With the win Saturday, the B’s are still alive to potentially take the second seed in the Eastern Conference, though they will need a combination of one or two points Sunday vs. the Devils and for the Penguins and Flyers to lose their final games in regulation or in overtime/shootout fashion.

WHAT WENT RIGHT FOR THE BRUINS

- Thomas’ performance this season has been nothing short of magnificent, so it’s fitting that he be remembered for it in the record books. It was just months ago that Tuukka Rask was the obvious choice to begin the season as the B’s starter. Ever since Thomas was given the second start of the season in Prague, he’s taken the opportunity and run to what should be his second Vezina Trophy.

- By playing in Saturday’s game, Mark Recchi moved past Chris Chelios for fourth all-time. He has played in 1652, and it could take nearly another full season for him to catch Ron Francis’ 1731.

- Paille once again submitted a strong case to be in the lineup next week. His tally on Saturday was his fourth goal in the last eight games. Considering he had just two goals on the season prior to that stretch, it’s a good sign.

- Shawn Thornton can hold his head high knowing he produced an even 20-point season offensively for the Bruins. His apple on Paille’s goal gave him 10 on the season to match his total of goals. This season has now produced career-highs in goals, assists and points. Thornton had never scored more than six goals in a season, though he did have nine helpers a year ago.

WHAT WENT WRONG FOR THE BRUINS

- While everyone was glad to see Horton score his 26th goal of the season, there was reason for concern when he left the ice following his second-period fight with Zack Smith. He would end up returning to the ice, but the last thing the Bruins would want would be for the hot-scoring Horton (six goals over his last nine games) to go down with an injury before the playoffs.

- While Paille may have cemented his suspected playing status for the beginning of the playoffs, Tyler Seguin did not do anything to help his case. The rookie was placed in the lineup Saturday in place of Patrice Bergeron, but the game provided more cases of the 19-year-old shying away from contact. Seguin was a minus-1 on the day.

Read More: Daniel Paille, Nathan Horton, Rich Peverley, Tim Thomas
Bruins blow 3-0 lead, fall to Rangers 04.04.11 at 9:57 pm ET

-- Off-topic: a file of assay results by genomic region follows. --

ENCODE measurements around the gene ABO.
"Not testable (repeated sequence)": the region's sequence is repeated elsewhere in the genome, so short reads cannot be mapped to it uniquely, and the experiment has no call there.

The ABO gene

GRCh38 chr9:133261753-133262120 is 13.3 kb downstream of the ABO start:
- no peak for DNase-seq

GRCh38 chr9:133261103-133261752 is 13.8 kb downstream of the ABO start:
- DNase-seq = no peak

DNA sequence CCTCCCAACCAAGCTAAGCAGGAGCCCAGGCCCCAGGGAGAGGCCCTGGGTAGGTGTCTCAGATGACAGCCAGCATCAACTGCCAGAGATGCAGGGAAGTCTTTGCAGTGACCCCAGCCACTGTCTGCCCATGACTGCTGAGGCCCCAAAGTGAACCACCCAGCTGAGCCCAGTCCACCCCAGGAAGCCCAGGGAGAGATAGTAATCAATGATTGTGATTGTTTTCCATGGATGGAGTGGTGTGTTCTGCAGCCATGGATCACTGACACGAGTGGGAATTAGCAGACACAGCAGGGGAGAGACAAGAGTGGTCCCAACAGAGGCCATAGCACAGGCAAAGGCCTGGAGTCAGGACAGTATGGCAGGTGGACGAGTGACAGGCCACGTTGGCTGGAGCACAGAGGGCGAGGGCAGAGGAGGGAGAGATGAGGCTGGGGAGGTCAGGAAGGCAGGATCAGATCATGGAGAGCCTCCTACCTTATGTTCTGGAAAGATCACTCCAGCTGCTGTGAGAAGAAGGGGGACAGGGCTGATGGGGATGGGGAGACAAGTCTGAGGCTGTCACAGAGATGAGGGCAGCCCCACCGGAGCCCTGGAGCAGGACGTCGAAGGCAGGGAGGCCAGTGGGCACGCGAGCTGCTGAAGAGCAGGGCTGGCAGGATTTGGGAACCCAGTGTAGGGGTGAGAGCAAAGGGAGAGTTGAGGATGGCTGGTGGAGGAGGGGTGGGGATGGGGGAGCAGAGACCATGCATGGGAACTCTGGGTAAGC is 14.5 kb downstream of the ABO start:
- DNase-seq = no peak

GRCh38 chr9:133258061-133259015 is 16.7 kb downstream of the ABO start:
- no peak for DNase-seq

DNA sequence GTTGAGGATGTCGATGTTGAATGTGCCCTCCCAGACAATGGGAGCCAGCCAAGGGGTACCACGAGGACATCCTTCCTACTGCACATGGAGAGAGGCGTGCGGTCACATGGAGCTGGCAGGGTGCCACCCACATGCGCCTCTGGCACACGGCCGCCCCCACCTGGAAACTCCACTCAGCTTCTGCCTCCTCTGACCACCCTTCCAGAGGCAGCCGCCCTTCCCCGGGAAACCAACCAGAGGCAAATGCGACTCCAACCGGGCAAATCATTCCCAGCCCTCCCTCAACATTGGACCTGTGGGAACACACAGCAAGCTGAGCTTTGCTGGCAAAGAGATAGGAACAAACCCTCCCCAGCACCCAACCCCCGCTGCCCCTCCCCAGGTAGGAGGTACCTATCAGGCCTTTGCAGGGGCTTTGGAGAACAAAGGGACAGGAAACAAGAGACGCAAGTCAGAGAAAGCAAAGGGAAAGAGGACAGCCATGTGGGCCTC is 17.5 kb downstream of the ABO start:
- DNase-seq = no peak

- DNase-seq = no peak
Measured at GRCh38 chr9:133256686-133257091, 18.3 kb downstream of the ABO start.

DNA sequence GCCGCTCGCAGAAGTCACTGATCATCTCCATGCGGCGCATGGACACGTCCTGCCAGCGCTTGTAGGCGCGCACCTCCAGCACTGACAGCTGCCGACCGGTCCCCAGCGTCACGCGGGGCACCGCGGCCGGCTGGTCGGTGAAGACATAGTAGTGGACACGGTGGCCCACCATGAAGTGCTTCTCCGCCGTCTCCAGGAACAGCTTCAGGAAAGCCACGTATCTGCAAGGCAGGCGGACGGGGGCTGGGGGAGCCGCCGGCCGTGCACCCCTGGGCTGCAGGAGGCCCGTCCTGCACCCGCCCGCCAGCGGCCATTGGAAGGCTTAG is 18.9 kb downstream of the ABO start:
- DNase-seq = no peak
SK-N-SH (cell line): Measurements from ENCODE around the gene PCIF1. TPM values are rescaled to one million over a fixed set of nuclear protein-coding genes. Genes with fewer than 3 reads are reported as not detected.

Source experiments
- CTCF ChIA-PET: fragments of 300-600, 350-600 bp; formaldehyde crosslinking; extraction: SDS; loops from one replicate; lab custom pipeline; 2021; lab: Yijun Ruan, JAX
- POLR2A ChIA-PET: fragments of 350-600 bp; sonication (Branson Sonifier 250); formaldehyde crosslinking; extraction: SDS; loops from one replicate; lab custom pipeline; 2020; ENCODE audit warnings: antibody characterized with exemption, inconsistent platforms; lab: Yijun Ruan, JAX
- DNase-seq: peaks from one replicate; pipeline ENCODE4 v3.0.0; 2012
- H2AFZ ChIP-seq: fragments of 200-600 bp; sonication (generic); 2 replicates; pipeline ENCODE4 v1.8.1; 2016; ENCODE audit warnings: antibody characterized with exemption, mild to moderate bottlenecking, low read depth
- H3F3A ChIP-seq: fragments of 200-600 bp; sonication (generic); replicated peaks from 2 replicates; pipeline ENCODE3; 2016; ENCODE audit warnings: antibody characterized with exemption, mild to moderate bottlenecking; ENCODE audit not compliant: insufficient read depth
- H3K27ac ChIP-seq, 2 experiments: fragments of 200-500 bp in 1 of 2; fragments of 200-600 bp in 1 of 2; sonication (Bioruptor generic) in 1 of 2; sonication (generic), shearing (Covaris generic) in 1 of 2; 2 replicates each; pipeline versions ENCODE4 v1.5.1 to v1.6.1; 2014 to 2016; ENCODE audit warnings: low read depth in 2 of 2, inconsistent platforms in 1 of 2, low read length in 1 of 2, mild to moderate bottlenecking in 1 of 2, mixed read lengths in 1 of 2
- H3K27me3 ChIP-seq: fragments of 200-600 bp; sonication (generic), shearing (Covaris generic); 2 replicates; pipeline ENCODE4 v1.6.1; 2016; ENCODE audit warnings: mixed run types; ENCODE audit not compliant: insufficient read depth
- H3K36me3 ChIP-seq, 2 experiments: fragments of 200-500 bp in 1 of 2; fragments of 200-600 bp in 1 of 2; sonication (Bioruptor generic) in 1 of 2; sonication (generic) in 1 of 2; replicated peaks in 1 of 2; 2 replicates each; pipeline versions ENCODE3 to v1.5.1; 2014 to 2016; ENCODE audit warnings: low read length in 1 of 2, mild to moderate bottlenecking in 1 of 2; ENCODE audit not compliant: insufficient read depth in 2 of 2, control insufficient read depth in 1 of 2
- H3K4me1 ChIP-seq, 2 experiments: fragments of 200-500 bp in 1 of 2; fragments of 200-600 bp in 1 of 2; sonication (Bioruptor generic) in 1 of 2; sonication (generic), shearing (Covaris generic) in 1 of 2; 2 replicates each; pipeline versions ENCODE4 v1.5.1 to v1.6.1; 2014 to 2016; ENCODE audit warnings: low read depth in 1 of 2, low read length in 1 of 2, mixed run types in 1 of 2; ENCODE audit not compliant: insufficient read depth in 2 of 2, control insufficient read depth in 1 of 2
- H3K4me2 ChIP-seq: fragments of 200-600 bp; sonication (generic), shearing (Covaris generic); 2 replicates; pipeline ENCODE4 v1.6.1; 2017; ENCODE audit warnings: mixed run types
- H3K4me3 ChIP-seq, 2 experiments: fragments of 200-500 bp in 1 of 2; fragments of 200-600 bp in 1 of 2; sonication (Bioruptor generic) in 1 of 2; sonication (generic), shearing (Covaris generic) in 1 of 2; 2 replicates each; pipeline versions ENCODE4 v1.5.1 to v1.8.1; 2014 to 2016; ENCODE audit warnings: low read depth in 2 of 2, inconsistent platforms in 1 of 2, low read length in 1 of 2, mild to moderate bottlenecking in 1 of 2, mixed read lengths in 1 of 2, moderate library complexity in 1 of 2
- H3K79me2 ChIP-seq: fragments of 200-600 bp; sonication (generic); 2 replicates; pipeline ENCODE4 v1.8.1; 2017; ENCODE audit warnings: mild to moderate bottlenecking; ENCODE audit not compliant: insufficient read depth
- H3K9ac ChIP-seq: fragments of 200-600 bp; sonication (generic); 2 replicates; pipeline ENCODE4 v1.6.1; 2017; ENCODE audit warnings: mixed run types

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The Bruins blew a three-goal lead Monday night at Madison Square Garden, falling victim to two late goals within 51 seconds to drop a 5-3 decision to the Rangers.

The Bruins jumped out to a 3-0 lead, as first-period goals from Daniel Paille and Nathan Horton were followed by Chris Kelly’s first goal as a Bruin at 10:32 of the second. The Rangers would quickly climb their way back into the game, getting a pair of second-period tallies from Vaclav Prospal, with Wojtek Wolski picking up assists on each goal. Brandon Dubinsky and Michael Sauer scored at 16:12 and 17:03, respectively, to tie it and take the lead in the third. Derek Stepan sealed it with an empty-netter.

WHAT WENT WRONG FOR THE BRUINS

- The Bruins knew the Rangers were a team desperate for a pair of points, and though they came out the stronger team, they took a nap after Kelly’s goal. All in all, the B’s ended up with just four shots on Lundqvist in the second period after putting 19 on net in the first period. The Rangers were playing a playoff game, and when the B’s are doing the same next week, they’ll need more of a 60-minute effort.

- The four goals allowed by Thomas were the most he’s given up since March 19, a span of six starts. Thomas didn’t seem to have it even before the Rangers opened it up, but their opportunities were so scarce early on that it seemed it could be smooth sailing for the Bruins’ netminder.

WHAT WENT RIGHT FOR THE BRUINS

- How do you sit Paille when Shawn Thornton returns? Tyler Seguin has shown at certain points recently that he deserves to be in the lineup come playoff time, but Paille is producing. The former first-round pick had a season-high four shots on goal.

- With Horton’s goal, he now has seven points over his last seven games. Twenty-five wasn’t the number that people had in mind when he came over here (a prediction of 30 would have been considered conservative before the season), but if he produces the way he has of late and not the way he did in the middle of the season, the Bruins won’t be able to complain.